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Predictive Analytics, Recommender Systems, and Machine Learning: The Power of Data for Child Welfare

May 14, 2018

predictive analyticsData are increasingly being used for child welfare purposes. Across the country, caseworkers are already relying on large administrative datasets collected through various social service systems to make evidence-based decisions about their clients’ safety, risk, and service planning. The challenge now is to create data-driven tools to ensure all this new information effectively enhances and supports—but does not replace—the real-life expertise and intuition of highly-seasoned caseworkers. One set of promising tools is machine-learning-driven predictive analytics and recommender systems.

What Are Machine-Learning-Driven Predictive Analytics and Recommender Systems?

Let’s start with predictive analytics. In its simplest form, predictive analytics is about using existing information to make predictions about future outcomes, like whether a person’s job application is likely to lead to a job offer, or the chances a consumer shopping online will ultimately purchase the item they’re reading about. Predictive analytics allows researchers to tell sophisticated algorithms a lot of past information, and the algorithms can provide an educated guess about the likely outcomes for a particular future event.
Recommender systems are a type of predictive analytics that provide the researcher a recommended set of actions that optimize the chances of a beneficial outcome. For example, a student could complete a training program to maximize skills identified by the recommender system, or an online retailer could tailor an ad to convince a consumer to make a specific purchase. In fact, many of the recommended products you see while shopping online are the result of recommender systems, which tap into your browsing and buying history to “nudge” you towards a purchase.
Machine learning is one way to make all these predictions and recommendations happen. The term is often used as a catch-all to describe computer algorithms that learn from data and adjust their models over time in response to changing data; they range from simple statistical models to advanced decision tree algorithms, such as gradient boosting.

Applications for Child Welfare

Broadly speaking, these tools can be used in child welfare in two ways: to make predictions (e.g., about the scale of a child’s endangerment), or to make recommendations (e.g., what services and referrals can be provided to parents to maximize child well-being). Predictions of child endangerment can help caseworkers flag the most urgent cases, focusing agencies’ limited time and resources on higher-risk families. Recommender systems can provide a “to-do” list of services and training to help families achieve the best outcomes for parents and children.
There are barriers, of course. Any applications of predictive analytics in child welfare will require large amounts of historical and demographic client data. Better predictions are directly related to the quantity and quality of data, and incorporating advanced machine learning techniques will generally necessitate datasets with more than a million observations.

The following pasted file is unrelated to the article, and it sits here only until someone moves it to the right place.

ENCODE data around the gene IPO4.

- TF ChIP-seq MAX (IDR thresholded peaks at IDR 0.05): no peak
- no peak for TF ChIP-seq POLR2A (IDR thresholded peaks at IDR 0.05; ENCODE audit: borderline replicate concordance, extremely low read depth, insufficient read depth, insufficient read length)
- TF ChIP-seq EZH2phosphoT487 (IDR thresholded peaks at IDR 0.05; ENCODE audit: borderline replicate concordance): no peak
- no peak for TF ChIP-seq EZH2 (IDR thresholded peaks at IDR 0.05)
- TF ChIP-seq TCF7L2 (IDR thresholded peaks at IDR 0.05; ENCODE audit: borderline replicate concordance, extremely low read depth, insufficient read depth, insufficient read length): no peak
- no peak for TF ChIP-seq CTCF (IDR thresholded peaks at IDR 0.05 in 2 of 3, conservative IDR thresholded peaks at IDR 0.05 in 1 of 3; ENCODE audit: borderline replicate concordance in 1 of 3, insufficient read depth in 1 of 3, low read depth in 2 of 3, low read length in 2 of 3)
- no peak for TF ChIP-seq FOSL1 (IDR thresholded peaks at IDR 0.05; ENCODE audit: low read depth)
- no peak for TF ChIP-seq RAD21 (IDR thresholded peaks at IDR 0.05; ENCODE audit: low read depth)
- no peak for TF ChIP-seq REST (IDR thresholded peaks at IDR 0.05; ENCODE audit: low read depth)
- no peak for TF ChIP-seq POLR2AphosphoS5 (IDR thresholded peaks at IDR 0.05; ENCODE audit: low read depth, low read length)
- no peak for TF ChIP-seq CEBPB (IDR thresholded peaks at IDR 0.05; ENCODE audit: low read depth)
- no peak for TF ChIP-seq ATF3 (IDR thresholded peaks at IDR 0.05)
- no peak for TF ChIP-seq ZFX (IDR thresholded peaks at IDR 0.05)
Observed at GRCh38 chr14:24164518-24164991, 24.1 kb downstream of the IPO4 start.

In practice, it is vital that predictive results don’t outweigh other important information, such as caseworker assessment or ongoing case supervision. Predictive analytics and recommender systems are assistive tools and do not take over the caseworker’s decision making. These tools are additional pieces of the puzzle for a caseworker and can be used to triage support or increase the duration or intensity of services, as opposed to giving a single “yes/no” answer.   

Abt Global Uses Data to Predict Graduation Outcomes

Abt Global has implemented gradient boosting, a powerful machine-learning algorithm, on data from community college students to predict an individual’s likelihood of graduating, based on readily available contextual information.
Abt used non-identifiable, multi-year administrative data from approximately 18,000 individuals to help make degree predictions (e.g., will the individual have an associate’s degree within five years?), based on personal characteristics and baseline academic assessments. The predictive accuracy of graduation outcomes using this algorithm currently stands at around 93 percent and is expected to improve in accuracy as we are able to gather additional data points and fine-tune the algorithm.
This work can be applied to other predictions or recommendations—including important applications in child welfare—provided there is enough longitudinal administrative data to train the machine-learning algorithm. A key advantage to using these machine-learning-driven predictive analytics and recommender systems is that they are easily adaptable from one topic area to the next. The specific types of variables are not as important as how manyvariables one has. The more data, the better the machine-learning algorithm is able to make connections within the data to make more accurate predictions and recommendations.
Machine learning isn’t the answer to every problem. But it can help the humans using it to think critically about the information at their fingertips and make the hard choices they face every day from a position of strength. Child welfare is ready to harness the potential of data.

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